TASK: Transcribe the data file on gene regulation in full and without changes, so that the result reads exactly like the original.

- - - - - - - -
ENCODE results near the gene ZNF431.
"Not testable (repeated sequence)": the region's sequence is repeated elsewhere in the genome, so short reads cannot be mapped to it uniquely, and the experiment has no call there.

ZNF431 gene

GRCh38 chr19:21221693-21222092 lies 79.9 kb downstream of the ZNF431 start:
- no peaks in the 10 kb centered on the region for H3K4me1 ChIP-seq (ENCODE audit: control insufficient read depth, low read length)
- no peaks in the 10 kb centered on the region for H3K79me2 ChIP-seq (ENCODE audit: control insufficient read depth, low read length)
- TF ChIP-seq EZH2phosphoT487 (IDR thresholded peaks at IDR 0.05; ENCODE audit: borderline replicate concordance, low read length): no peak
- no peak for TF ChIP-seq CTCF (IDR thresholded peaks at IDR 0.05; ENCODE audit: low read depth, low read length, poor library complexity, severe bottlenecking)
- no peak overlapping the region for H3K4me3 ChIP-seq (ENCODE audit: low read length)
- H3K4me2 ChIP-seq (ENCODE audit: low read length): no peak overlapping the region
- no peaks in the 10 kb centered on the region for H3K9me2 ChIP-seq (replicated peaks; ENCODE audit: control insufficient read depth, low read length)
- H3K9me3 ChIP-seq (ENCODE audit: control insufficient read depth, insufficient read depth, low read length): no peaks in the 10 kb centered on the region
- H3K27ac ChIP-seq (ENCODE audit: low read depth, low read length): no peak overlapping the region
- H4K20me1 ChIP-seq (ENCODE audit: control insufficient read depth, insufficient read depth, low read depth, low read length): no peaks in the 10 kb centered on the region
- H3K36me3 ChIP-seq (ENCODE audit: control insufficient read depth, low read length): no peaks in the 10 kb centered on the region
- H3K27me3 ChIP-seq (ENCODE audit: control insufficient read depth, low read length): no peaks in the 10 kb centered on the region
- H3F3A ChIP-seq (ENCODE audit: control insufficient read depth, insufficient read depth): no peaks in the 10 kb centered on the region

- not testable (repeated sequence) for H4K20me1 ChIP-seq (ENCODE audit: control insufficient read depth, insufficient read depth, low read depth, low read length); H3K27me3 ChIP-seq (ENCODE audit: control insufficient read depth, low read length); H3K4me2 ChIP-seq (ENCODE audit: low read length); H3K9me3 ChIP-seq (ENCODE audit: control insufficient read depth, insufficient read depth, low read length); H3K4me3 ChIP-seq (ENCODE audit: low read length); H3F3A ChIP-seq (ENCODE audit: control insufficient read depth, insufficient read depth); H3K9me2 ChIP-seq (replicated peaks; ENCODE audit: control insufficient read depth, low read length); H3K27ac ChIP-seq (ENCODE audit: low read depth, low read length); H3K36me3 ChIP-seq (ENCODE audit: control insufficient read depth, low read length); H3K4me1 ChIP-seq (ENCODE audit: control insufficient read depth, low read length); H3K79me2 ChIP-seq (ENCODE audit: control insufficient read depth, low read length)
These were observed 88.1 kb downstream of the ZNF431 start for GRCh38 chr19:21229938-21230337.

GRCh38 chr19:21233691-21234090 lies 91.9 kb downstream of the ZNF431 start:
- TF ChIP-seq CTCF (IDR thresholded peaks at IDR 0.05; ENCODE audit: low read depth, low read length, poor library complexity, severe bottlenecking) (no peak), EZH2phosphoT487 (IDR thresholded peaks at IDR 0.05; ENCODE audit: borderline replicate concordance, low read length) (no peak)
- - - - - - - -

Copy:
ENCODE results near the gene ZNF431.
"Not testable (repeated sequence)": the region's sequence is repeated elsewhere in the genome, so short reads cannot be mapped to it uniquely, and the experiment has no call there.

ZNF431 gene

GRCh38 chr19:21221693-21222092 lies 79.9 kb downstream of the ZNF431 start:
- no peaks in the 10 kb centered on the region for H3K4me1 ChIP-seq (ENCODE audit: control insufficient read depth, low read length)
- no peaks in the 10 kb centered on the region for H3K79me2 ChIP-seq (ENCODE audit: control insufficient read depth, low read length)
- TF ChIP-seq EZH2phosphoT487 (IDR thresholded peaks at IDR 0.05; ENCODE audit: borderline replicate concordance, low read length): no peak
- no peak for TF ChIP-seq CTCF (IDR thresholded peaks at IDR 0.05; ENCODE audit: low read depth, low read length, poor library complexity, severe bottlenecking)
- no peak overlapping the region for H3K4me3 ChIP-seq (ENCODE audit: low read length)
- H3K4me2 ChIP-seq (ENCODE audit: low read length): no peak overlapping the region
- no peaks in the 10 kb centered on the region for H3K9me2 ChIP-seq (replicated peaks; ENCODE audit: control insufficient read depth, low read length)
- H3K9me3 ChIP-seq (ENCODE audit: control insufficient read depth, insufficient read depth, low read length): no peaks in the 10 kb centered on the region
- H3K27ac ChIP-seq (ENCODE audit: low read depth, low read length): no peak overlapping the region
- H4K20me1 ChIP-seq (ENCODE audit: control insufficient read depth, insufficient read depth, low read depth, low read length): no peaks in the 10 kb centered on the region
- H3K36me3 ChIP-seq (ENCODE audit: control insufficient read depth, low read length): no peaks in the 10 kb centered on the region
- H3K27me3 ChIP-seq (ENCODE audit: control insufficient read depth, low read length): no peaks in the 10 kb centered on the region
- H3F3A ChIP-seq (ENCODE audit: control insufficient read depth, insufficient read depth): no peaks in the 10 kb centered on the region

- not testable (repeated sequence) for H4K20me1 ChIP-seq (ENCODE audit: control insufficient read depth, insufficient read depth, low read depth, low read length); H3K27me3 ChIP-seq (ENCODE audit: control insufficient read depth, low read length); H3K4me2 ChIP-seq (ENCODE audit: low read length); H3K9me3 ChIP-seq (ENCODE audit: control insufficient read depth, insufficient read depth, low read length); H3K4me3 ChIP-seq (ENCODE audit: low read length); H3F3A ChIP-seq (ENCODE audit: control insufficient read depth, insufficient read depth); H3K9me2 ChIP-seq (replicated peaks; ENCODE audit: control insufficient read depth, low read length); H3K27ac ChIP-seq (ENCODE audit: low read depth, low read length); H3K36me3 ChIP-seq (ENCODE audit: control insufficient read depth, low read length); H3K4me1 ChIP-seq (ENCODE audit: control insufficient read depth, low read length); H3K79me2 ChIP-seq (ENCODE audit: control insufficient read depth, low read length)
These were observed 88.1 kb downstream of the ZNF431 start for GRCh38 chr19:21229938-21230337.

GRCh38 chr19:21233691-21234090 lies 91.9 kb downstream of the ZNF431 start:
- TF ChIP-seq CTCF (IDR thresholded peaks at IDR 0.05; ENCODE audit: low read depth, low read length, poor library complexity, severe bottlenecking) (no peak), EZH2phosphoT487 (IDR thresholded peaks at IDR 0.05; ENCODE audit: borderline replicate concordance, low read length) (no peak)